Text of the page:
Home - Meet the... Daniel Parrott

Brilliant developer of powerful asteroid searching tool

There are no hard times for good ideas.

Harry Gordon Selfridge

As a 10 years old, he became interested in programming and wondered if he could create his own program. Two years later, he received his first telescope, which he later replaced by more powerful ones. He enjoyed visual observations and was stunned by his own astrophotographs. As he wanted to do computer science, he studied programming and today he creates algorithms used in air traffic. He showed that initially crazy idea how to track asteroids can work and so proved that discovery of asteroids by amateurs is not over yet. The author of an exceptional software for NEO detection, Daniel Parrott.

What is your profession, your day time job?

I work on developing modifications and enhancements to the algorithms used by air traffic radar systems. As an example, one modification I did was to improve the detection of aircraft over wind farms. The rotating blades of the wind turbines produce a Doppler return that shows up as clutter on the radar, and so it can be more difficult to detect aircraft over such regions. The solution I came up with, which is currently in use today, involves an adaptive thresholding process that substantially reduces the false positives from the wind turbine detections while maintaining those from actual aircraft. It is interesting and fun work.

When did you become interested in astronomy?

This journey for me started when I was 12 years old. I had seen the advertisements for the Meade ETX "Go To" telescopes, and I had to convince my parents to buy one. It just seemed like such a cool telescope to have. So I started drawing sketches of the moon from what I could see using a pair of binoculars, and eventually they gave in and actually bought me a Celestron NexStar 8. I still remember nights with that telescope, out in the quiet backyard to myself and pondering what target I might want to look at next. With the telescope control pad in my hands, and a list of observable targets to choose from, it provided a really cool tour of the night sky.

M27 from Daniel´s backyard, 2005. Photo: D. Parrott
M27 from Daniel´s backyard, 2005.

Then a few years later at age 15, I saved up all my money from the summer and bought a 15" Dobsonian telescope. It did not have any motors or electronics, but instead I had to become familiar with how to read star charts in order to know where to point it. It offered a really mesmerizing look at M13. Then a couple years later I somehow managed to convince my parents to get me a telescope system to do astrophotography: a Losmandy G11 mount, Celestron 9.25" Schmidt-Cassegrain telescope, and an SBIG 2000XM with adaptive optics (AO-7). I still remember how stunned I was at the first images it came back with, it was just so incredible to see all this detail it captured that you could never see through visual observation alone.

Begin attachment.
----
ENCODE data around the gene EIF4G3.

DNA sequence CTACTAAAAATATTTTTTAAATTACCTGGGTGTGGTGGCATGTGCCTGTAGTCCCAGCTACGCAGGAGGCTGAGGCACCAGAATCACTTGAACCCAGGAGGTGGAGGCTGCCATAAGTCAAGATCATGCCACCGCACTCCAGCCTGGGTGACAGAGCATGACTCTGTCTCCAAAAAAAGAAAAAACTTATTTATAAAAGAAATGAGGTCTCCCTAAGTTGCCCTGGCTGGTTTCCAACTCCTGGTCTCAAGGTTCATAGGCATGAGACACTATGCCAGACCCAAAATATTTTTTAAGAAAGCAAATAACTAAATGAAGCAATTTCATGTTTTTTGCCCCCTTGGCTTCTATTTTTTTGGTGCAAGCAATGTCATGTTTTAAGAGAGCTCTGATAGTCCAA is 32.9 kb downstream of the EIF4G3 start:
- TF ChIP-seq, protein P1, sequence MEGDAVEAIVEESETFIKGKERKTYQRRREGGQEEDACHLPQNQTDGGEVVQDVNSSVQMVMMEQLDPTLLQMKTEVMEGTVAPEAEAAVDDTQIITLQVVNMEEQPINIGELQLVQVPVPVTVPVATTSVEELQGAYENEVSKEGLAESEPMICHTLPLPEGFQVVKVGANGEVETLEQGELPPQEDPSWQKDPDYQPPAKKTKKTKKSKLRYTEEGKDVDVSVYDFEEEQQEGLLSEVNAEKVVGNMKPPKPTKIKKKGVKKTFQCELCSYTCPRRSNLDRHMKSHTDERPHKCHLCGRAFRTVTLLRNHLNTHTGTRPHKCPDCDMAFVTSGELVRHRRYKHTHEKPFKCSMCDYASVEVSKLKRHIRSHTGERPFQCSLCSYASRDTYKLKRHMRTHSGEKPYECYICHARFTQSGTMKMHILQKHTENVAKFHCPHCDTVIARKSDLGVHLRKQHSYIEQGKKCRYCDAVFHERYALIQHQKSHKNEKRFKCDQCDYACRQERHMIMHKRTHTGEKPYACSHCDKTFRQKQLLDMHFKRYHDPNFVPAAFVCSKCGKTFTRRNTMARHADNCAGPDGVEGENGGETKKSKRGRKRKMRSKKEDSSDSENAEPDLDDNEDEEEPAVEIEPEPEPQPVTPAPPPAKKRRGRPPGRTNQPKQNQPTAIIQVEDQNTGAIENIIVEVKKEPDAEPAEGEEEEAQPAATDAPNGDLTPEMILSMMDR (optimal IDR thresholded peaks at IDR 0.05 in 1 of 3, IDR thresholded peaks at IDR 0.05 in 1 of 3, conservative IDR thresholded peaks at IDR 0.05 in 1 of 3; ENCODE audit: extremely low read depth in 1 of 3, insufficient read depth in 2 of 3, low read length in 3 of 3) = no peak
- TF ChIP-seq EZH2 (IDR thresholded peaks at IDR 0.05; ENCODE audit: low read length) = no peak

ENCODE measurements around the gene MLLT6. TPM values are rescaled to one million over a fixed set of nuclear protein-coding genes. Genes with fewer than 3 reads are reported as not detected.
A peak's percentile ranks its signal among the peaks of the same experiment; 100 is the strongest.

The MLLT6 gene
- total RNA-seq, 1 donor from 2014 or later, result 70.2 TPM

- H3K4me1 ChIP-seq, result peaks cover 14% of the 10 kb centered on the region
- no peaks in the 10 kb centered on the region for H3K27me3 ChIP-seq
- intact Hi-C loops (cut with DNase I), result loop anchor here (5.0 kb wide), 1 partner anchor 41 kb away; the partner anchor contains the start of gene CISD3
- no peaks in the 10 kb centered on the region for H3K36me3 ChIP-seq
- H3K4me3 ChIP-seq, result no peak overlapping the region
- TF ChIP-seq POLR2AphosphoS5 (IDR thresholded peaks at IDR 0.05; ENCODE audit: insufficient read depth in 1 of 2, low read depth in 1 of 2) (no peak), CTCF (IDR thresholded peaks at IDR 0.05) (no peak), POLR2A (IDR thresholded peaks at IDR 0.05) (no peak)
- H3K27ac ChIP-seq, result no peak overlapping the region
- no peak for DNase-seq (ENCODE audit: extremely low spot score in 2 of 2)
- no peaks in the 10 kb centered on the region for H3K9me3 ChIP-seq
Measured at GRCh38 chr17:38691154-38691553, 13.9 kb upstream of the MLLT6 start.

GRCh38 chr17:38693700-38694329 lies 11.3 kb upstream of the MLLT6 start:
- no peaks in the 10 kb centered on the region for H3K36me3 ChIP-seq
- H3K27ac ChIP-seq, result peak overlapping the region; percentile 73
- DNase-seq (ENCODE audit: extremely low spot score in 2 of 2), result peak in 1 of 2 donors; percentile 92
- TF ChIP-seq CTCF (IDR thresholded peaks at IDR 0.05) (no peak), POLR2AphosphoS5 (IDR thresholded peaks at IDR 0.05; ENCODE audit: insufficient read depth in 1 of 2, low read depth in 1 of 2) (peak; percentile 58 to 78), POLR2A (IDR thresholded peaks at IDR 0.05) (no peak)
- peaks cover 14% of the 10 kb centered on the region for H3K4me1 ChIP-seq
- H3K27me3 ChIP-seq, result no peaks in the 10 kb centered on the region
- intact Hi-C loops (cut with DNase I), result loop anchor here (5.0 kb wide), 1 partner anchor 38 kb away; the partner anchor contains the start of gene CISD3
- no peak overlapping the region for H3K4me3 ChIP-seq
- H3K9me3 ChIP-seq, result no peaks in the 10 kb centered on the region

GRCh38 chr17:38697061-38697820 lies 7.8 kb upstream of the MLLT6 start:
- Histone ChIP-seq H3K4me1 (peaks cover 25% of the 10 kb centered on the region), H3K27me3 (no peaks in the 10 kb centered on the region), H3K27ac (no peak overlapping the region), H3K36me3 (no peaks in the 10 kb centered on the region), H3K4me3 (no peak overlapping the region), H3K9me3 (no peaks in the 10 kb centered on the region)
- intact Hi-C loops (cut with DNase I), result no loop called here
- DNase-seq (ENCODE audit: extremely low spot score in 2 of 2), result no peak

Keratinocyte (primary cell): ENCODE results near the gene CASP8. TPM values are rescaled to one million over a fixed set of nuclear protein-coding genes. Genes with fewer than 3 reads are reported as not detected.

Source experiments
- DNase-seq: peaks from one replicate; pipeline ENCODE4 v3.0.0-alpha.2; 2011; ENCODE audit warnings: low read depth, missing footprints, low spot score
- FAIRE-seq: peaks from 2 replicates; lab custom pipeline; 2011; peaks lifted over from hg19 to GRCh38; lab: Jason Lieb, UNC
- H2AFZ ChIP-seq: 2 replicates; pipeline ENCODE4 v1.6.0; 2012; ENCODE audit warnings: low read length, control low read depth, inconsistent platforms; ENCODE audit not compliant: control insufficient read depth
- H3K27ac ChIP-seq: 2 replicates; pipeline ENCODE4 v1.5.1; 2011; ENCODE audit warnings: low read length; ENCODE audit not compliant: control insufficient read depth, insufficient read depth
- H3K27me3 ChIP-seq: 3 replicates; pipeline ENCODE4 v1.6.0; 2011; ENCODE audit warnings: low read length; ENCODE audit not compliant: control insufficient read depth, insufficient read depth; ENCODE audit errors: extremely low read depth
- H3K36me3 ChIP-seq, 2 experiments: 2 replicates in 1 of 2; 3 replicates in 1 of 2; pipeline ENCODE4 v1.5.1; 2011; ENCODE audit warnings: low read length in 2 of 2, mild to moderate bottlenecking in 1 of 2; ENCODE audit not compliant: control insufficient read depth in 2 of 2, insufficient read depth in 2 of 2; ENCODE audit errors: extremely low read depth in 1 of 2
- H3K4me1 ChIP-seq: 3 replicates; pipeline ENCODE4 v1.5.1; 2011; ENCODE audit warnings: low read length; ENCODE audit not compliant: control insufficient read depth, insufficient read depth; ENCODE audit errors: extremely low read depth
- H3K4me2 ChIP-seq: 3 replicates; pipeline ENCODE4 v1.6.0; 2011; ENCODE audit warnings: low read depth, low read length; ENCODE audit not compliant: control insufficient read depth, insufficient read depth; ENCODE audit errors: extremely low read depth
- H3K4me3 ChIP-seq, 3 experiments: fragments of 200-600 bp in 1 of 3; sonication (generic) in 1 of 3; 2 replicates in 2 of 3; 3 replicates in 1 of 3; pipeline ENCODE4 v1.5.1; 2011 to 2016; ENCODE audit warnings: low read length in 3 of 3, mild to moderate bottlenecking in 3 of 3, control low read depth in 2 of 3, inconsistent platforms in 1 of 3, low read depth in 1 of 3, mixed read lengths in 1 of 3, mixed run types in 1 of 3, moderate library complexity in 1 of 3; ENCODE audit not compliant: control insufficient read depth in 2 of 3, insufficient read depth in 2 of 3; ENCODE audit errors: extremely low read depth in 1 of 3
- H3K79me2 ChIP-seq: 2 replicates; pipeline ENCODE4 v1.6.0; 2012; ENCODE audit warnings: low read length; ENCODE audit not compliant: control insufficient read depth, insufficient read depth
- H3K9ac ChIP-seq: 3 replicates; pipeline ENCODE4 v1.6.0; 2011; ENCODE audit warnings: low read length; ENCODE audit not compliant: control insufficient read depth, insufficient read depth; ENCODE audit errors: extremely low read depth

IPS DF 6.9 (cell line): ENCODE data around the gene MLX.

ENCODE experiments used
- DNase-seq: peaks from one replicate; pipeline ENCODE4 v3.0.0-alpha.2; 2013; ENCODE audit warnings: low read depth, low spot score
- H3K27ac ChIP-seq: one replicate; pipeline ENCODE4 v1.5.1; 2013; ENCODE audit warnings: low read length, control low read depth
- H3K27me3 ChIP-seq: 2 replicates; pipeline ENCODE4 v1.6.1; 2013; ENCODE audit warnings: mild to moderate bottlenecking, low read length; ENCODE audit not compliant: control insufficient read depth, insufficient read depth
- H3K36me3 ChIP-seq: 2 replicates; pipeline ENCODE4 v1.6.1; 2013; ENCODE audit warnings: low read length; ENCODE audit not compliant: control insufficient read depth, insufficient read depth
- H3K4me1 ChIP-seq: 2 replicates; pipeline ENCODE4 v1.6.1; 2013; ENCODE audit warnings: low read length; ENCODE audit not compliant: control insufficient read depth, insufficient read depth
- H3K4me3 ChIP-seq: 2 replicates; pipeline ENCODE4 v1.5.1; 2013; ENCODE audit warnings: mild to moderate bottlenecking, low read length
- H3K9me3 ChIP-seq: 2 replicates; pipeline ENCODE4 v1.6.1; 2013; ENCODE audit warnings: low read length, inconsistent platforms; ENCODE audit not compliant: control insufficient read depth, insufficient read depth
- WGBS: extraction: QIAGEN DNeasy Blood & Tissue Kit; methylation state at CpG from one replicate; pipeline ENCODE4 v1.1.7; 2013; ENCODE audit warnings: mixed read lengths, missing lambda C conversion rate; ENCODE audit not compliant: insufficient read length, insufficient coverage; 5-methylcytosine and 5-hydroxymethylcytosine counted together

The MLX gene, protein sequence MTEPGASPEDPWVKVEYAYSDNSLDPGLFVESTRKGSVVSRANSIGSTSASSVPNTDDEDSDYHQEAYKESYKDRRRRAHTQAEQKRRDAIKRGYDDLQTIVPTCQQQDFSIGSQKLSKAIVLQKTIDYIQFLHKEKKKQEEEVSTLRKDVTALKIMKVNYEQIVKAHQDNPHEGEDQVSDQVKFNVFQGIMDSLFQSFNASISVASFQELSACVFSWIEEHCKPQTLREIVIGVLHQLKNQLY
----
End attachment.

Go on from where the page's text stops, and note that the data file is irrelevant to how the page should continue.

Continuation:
Did you consider to be become a professional astronomer? If not, why?

My first passion was and remains programming. I love programming. I started it even before astronomy, at the age of 10. My brother was taking a course in high school and I saw what he was able to do with it, the kind of programs he was able to create. I had been, even at that age, very curious at how computers work and wanted to see if I could create my own programs. So we went to the bookstore together and got a book on programming, in fact I still have it in my collection to this day: "Sams Teach Yourself C++ in 24 Hours".

Daniel´s first book on programing.
Daniel´s first book on programing.

Now, you might think, no one can learn a language, especially C++, in 24 hours. But these were 24 chapters that each provided very good examples of the materials it taught. And for me, that is the best way to learn, by example. I could code in the example from the book, run it, make a change or two, and instantly see the result. This allowed me to make rapid progress and learn a lot. But for it to remain an interest, I had to do something with this hobby. So when it came time to do science fair projects at school, I knew I wanted to do a project that involved programming.

To really answer the question, when it came time to decide what to major in for college, I knew I wanted to do computer science, because I could really excel at that and I am very good at working with data. I would probably also enjoy certain aspects of professional astronomy, but I think I like where I wound up today, where I am able to leverage my expertise in writing software to study and analyze astronomical data.

Do you remember your first astronomy book? Which one is your favourite?

Yes, Peterson Field Guides Stars and Planets, with the gray cover. It has nice atlas charts, and provides some history of the constellations. I do not have any particular favorite book on astronomy. However, I never fail to be engaged when reading a copy of the Sky and Telescope magazine.

Did you have some hero astronomers - people you admired and were an inspiration for you?

When I began Tycho, it was really just a small project to experiment with some data I had collected, to see what I could do with it. And I knew next to nothing about asteroids at the time. But seeing a few pixels move across the image and realizing that those were associated with light reflecting off an asteroid - that was really cool. So I reached out to some members on an online forum about this tool I was developing, and one person in particular was really helpful: David Rankin. In spite of the fact that I was a complete novice in the field, he was patient enough to lend me his expertise and also provide some of his own data, which was very useful. I was able to quickly learn a lot thanks to him, and I think without his mentorship early on, Tycho would not have succeeded.